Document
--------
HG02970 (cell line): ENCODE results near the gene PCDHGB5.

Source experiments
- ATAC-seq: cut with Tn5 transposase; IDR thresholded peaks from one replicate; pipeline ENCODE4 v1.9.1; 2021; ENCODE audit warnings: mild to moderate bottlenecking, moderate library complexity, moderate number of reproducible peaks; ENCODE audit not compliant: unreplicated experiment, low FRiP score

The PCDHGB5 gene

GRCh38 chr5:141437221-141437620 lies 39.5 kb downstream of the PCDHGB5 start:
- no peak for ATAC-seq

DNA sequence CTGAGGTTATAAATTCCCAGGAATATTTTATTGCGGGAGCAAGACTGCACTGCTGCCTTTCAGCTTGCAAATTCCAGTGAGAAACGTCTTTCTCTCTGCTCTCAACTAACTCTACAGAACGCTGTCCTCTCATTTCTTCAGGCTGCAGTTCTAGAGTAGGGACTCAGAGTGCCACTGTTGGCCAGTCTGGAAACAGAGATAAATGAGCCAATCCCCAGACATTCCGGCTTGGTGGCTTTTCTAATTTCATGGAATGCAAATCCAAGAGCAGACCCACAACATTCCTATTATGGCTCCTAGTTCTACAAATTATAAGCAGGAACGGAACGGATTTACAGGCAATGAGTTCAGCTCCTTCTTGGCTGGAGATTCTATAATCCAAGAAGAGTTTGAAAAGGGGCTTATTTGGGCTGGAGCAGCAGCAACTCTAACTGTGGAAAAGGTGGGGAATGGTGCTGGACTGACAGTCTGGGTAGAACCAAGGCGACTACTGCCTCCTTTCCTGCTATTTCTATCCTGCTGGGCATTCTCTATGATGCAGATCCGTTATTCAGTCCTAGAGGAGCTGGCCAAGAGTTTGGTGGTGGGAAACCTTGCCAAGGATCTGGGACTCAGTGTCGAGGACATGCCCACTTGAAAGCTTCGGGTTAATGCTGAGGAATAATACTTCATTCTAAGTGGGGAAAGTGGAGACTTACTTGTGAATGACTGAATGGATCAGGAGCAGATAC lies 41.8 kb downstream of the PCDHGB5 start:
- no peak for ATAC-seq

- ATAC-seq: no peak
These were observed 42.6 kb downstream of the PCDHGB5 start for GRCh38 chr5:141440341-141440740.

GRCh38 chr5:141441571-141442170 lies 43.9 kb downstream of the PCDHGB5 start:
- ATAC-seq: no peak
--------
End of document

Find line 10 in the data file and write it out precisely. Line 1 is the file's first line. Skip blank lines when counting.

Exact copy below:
These were observed 42.6 kb downstream of the PCDHGB5 start for GRCh38 chr5:141440341-141440740.